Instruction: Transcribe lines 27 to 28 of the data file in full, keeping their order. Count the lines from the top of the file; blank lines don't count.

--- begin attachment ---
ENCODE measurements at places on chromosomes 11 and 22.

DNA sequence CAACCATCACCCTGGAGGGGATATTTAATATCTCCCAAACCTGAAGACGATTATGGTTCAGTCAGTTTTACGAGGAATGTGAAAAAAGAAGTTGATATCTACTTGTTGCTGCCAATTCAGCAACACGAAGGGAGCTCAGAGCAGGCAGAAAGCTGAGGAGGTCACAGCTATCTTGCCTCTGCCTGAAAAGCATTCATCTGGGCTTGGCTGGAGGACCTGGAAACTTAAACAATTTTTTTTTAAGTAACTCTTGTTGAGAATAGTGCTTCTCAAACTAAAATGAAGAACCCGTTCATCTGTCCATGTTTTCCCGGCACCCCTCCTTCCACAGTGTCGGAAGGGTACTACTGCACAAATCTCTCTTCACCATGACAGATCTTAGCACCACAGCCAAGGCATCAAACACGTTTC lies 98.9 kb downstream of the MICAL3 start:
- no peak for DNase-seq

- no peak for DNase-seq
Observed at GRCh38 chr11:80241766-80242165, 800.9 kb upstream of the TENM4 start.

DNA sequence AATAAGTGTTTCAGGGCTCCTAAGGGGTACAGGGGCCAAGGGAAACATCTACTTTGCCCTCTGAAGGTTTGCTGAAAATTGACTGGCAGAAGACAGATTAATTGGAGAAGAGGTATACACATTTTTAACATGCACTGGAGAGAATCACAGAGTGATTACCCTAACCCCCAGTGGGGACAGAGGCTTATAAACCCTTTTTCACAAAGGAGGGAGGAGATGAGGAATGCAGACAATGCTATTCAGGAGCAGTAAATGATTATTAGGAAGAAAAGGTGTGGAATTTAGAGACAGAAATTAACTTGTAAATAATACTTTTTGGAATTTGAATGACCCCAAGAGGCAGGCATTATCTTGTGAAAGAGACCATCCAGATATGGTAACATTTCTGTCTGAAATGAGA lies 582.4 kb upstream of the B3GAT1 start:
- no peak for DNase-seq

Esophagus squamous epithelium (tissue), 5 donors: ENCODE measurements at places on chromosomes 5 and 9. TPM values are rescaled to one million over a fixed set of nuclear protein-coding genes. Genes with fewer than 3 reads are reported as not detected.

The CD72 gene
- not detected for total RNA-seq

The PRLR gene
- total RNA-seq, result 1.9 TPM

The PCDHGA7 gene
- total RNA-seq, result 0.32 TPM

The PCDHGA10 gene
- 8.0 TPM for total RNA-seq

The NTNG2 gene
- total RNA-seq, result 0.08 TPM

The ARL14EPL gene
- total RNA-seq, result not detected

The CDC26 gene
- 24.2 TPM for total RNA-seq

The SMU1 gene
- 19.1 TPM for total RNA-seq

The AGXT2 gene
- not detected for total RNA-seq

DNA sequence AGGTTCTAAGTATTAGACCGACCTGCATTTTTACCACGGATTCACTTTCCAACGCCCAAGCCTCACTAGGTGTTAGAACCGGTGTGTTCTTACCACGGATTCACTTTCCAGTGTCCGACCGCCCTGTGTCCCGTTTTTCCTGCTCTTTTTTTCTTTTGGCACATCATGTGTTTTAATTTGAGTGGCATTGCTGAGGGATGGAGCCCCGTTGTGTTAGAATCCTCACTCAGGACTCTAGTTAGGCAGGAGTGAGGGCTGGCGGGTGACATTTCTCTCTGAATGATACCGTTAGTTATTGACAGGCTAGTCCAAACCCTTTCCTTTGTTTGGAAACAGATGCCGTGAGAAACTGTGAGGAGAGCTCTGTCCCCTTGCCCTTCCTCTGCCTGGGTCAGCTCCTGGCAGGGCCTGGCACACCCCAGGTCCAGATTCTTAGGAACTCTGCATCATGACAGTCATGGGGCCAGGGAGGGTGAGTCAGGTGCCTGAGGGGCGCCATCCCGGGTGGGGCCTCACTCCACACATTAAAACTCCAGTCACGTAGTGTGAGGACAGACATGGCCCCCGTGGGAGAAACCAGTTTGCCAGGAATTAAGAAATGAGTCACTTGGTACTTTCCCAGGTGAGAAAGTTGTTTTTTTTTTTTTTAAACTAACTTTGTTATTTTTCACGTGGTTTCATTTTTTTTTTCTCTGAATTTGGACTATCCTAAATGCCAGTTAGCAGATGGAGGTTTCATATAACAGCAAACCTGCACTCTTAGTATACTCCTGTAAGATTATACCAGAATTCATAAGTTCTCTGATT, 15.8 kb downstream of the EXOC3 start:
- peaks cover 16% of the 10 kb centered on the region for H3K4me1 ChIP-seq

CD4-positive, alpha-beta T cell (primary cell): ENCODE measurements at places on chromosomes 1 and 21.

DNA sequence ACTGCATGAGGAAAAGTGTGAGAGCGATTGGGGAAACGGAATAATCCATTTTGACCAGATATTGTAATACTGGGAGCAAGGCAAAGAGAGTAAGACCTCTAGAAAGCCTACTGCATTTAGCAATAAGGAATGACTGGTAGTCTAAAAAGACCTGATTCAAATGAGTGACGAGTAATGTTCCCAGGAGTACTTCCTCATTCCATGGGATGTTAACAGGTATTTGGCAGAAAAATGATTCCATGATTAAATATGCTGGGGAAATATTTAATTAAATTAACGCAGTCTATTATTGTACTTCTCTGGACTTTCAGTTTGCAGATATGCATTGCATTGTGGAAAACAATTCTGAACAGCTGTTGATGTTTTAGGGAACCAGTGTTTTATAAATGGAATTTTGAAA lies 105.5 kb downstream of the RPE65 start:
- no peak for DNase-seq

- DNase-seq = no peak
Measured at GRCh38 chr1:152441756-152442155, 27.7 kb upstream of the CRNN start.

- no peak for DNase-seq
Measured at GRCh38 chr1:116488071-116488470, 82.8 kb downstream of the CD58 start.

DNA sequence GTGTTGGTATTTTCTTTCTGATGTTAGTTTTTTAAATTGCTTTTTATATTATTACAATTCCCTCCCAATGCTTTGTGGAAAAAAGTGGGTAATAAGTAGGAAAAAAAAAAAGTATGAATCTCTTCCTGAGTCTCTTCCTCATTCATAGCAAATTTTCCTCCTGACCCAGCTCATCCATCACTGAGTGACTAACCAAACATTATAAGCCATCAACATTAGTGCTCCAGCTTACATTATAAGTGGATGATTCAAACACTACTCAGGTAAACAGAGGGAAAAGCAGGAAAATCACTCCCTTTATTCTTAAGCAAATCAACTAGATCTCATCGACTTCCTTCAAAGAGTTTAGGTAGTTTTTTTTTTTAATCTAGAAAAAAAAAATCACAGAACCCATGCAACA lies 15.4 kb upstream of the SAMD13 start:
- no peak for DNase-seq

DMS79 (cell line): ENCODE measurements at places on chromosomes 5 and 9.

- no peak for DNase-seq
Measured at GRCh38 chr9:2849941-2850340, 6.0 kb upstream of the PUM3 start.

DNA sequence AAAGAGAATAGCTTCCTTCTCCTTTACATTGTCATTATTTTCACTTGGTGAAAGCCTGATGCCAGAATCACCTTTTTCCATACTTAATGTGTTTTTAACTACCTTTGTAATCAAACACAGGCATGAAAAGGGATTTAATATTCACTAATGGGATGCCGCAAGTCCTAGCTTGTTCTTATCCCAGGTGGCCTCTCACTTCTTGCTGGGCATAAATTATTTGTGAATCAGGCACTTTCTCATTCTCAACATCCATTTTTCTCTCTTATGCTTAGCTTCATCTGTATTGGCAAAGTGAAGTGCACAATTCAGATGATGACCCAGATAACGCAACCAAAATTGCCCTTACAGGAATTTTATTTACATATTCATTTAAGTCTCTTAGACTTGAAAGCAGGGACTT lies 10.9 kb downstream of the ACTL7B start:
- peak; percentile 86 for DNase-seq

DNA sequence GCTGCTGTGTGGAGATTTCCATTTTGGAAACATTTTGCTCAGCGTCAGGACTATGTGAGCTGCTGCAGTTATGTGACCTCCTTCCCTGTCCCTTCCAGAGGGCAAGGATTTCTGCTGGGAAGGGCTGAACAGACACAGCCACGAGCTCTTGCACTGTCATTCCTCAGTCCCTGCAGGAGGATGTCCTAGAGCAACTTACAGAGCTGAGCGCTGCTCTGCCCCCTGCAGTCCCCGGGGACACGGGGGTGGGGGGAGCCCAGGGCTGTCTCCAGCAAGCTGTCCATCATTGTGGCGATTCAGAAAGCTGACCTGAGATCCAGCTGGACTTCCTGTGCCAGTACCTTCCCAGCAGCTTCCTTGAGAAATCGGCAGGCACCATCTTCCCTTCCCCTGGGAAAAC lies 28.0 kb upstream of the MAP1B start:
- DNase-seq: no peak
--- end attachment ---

DNA sequence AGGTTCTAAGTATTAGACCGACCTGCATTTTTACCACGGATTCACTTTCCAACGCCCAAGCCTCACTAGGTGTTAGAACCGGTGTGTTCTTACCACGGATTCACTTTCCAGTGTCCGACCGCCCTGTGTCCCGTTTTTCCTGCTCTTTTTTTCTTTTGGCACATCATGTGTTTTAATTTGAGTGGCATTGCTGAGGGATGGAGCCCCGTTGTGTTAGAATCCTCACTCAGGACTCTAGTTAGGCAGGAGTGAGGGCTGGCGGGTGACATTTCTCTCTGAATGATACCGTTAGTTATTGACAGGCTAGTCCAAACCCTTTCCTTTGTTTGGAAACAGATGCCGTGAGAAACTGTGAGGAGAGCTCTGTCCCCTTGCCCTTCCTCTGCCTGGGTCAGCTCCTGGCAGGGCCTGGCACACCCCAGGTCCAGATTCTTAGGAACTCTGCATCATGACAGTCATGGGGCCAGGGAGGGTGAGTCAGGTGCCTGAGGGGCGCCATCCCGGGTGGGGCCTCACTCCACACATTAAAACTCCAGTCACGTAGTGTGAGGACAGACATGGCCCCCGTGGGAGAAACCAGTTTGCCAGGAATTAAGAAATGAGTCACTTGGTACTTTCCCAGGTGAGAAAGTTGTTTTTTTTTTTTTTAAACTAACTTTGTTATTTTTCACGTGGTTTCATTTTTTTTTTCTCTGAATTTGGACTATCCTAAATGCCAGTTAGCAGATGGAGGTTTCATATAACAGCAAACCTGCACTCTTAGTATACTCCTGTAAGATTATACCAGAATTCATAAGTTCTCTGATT, 15.8 kb downstream of the EXOC3 start:
- peaks cover 16% of the 10 kb centered on the region for H3K4me1 ChIP-seq